The new Naoshima Ryokan ROKA is a coolly interpreted traditional Japanese inn, with 11 minimalist guest rooms of wood, washi, and tatami; splashes of contemporary art, and sunken bathtubs with walls of glass opening onto the landscape beyond. A modern teahouse-style pavilion with a central hearth shares the grounds with a contemporary restaurant and a walled garden with abstract sculptures. The ryokan is a gallery, an incubator for emerging talent, and a nightlife venue for meeting other art lovers and collectors from around the world.


A ferry service easily connects the islands of Naoshima and Teshima, and while Naoshima is the more famous, Teshima is equally amazing and definitely worth exploring. The main attraction is the Teshima Art Museum, which hosts just a single piece of artwork – Matrix, by Rei Naito. Working with the teardrop-shaped concrete shell of the museum’s futuristic design, two oval openings allow wind, sounds, and light of the world outside into this organic space, while water continuously springs from the ground – creating an immersive experience where nature and architecture interconnect.

Travel back to Kyoto to board the Shinkansen for a 1hr 45min trip to Kaga Onsen.


STAY – Beniya Mukayu

Situated quietly on the hillside of Yakushiyama Healing Buddha’s Mountain outside the city of Kanazawa, Beniya Mukayu is a 16-room hot spring ryokan situated on the site of the former head temple within the Yakushiyama foothills. With Mukayu meaning ‘Richness in Emptiness’, the family owned and operated ryokan has been designed solely for the rejuvenation and relaxation of guests. The architecture is distinctly Japanese reimagined into a contemporary vision and modern design elements in harmony with its natural surroundings. A member of Relais and Chateaux, each guest room has its own private open-air hot spring bath overlooking a natural Japanese garden.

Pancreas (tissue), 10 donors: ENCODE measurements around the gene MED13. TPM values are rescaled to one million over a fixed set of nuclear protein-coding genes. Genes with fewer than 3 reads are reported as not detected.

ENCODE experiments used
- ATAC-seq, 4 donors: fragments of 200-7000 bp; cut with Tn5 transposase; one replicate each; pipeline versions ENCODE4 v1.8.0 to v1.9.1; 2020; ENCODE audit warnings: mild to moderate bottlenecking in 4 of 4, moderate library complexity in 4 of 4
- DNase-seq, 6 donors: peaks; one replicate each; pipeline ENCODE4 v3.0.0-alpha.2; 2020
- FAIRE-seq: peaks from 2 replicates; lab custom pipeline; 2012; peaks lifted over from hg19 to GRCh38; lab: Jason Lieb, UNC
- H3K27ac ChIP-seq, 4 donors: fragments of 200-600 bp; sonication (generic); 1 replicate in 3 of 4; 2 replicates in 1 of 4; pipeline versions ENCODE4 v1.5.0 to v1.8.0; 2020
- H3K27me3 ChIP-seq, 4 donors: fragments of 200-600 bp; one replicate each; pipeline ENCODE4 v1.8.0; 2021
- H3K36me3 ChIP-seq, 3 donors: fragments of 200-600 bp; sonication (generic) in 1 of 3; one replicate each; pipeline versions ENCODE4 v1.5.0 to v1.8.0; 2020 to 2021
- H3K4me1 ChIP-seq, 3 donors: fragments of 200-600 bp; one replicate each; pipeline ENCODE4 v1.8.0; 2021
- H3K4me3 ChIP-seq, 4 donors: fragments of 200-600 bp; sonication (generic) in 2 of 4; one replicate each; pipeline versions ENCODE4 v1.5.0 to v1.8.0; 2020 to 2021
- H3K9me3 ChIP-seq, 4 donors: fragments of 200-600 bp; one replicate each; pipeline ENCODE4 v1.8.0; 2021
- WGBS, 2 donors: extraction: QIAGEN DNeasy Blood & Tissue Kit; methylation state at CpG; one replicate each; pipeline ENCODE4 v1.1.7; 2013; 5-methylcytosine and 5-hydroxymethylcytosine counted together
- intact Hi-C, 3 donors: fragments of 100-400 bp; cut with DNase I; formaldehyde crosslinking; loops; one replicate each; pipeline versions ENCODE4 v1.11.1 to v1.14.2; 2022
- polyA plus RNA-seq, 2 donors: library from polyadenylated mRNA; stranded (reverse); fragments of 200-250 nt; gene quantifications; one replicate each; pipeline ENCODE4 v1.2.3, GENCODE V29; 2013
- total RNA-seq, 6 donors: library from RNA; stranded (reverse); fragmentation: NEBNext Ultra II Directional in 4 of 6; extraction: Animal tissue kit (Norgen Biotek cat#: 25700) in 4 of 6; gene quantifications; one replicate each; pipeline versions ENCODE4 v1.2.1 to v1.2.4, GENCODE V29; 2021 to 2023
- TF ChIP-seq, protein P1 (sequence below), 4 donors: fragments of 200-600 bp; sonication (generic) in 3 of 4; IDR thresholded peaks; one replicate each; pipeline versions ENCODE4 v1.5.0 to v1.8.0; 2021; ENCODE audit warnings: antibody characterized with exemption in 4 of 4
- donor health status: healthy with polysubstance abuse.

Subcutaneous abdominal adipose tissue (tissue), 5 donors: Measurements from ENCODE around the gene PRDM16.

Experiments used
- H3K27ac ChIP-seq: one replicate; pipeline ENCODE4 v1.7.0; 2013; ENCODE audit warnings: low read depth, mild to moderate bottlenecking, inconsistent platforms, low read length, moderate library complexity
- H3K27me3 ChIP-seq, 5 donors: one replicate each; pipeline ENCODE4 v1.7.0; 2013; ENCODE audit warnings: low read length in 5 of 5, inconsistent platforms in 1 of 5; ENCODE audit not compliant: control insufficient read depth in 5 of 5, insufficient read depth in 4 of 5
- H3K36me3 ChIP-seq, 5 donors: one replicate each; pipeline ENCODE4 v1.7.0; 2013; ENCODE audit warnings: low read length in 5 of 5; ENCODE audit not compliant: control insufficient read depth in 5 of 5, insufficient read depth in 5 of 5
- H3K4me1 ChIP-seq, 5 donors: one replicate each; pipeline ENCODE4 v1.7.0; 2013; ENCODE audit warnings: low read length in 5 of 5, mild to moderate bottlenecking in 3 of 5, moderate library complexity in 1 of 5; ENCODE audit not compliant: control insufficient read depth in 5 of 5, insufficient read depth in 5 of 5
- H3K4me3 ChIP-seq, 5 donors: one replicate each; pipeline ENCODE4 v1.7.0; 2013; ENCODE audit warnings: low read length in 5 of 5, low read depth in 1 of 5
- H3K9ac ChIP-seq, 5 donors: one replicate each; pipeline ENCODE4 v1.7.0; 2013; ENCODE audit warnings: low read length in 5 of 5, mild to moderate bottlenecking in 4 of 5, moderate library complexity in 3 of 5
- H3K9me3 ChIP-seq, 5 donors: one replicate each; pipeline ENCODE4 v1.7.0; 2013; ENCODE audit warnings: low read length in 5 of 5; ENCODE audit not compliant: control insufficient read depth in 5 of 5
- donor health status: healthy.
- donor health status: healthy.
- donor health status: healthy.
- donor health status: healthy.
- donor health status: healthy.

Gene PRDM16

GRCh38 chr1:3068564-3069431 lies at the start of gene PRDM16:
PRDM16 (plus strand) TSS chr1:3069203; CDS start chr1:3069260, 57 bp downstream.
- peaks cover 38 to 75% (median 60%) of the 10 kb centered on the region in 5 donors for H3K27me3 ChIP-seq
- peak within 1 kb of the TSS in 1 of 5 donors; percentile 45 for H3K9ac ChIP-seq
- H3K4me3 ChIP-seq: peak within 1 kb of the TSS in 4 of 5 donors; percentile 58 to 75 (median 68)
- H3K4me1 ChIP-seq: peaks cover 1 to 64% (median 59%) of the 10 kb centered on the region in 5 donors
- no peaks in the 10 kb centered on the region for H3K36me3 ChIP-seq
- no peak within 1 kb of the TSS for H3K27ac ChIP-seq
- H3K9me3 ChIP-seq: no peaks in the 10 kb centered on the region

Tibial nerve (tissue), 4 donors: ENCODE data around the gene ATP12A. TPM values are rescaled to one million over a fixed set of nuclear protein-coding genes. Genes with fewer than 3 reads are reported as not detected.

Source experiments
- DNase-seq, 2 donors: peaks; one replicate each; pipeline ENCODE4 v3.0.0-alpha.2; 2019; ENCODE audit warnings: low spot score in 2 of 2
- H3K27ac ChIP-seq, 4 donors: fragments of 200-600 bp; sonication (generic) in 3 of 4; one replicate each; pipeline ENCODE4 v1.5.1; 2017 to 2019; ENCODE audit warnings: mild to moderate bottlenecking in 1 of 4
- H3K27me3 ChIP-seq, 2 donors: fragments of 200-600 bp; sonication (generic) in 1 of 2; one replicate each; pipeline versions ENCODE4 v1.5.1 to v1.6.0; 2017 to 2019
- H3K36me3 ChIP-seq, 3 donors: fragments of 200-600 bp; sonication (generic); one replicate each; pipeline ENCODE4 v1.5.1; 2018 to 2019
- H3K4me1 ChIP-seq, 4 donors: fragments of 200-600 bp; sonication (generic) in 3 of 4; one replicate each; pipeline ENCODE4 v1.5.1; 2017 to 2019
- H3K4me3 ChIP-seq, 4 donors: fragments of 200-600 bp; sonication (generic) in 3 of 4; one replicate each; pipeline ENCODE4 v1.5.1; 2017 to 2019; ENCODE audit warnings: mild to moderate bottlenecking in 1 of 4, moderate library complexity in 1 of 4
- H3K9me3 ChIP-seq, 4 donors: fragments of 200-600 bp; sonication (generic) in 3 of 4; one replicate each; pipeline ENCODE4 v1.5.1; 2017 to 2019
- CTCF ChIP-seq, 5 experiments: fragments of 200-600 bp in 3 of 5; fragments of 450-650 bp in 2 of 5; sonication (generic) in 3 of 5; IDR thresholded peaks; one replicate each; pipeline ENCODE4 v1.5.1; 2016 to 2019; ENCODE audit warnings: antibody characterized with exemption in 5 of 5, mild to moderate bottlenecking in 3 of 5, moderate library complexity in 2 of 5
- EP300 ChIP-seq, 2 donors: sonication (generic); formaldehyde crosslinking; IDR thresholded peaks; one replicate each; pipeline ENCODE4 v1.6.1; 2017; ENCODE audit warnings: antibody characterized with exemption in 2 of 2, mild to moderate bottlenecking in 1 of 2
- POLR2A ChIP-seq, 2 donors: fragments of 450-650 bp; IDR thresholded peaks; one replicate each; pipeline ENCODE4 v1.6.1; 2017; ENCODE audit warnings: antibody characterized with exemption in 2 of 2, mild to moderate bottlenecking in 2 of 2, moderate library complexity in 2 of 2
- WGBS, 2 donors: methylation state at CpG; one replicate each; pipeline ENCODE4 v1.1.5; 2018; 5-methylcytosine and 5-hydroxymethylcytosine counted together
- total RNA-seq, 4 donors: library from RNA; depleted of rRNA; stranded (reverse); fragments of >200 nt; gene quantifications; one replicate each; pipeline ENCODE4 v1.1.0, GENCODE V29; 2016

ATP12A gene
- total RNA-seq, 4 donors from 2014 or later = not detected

Often described as one of Japan’s most breathtaking cities, Kanazawa continues to be one of the most vibrant, historically significant cities in Japan. Its treasure trove of attractions and must-see experiences include atmospheric samurai quarters and geisha districts, rich craft traditions, and distinctive local cuisine.

Kanazawa’s most famous attraction is Kenrokuen Garden, ranked in Japan’s three most beautiful gardens. “Kenrokuen” means “garden that combines six characteristics” which are spaciousness, seclusion, artifice, antiquity, water sources and magnificent views, and visitors from all over the world come to explore the stunning gardens year-round. But Kenrokuen is only the start of what this thriving city has to offer. Other highlights include the traditional Nagamachi district where some of Japan’s elite samurai warriors called home during the Edo period, the quaint teahouse lined alleyways of the Higashi Chaya district, and the delicious flavours that abound at Omicho Market. Don’t forget to try some of Kanazawa’s opulent and delicious gold-leaf ice cream during your visit.

We recommend spending two full days exploring Kanazawa before taking your final Shinkansen from Kanazawa to Tokyo (2hours 30 mins) to end your tour of Japan.

Let us design the perfect tour of Japan for you with all the luxury accommodation, transfers and cultural experiences taken care of. Our expert advisors look after everything so you can relax and enjoy.

Reach out for an obligation free travel consultation on enquiries@jigsawtravel.com.au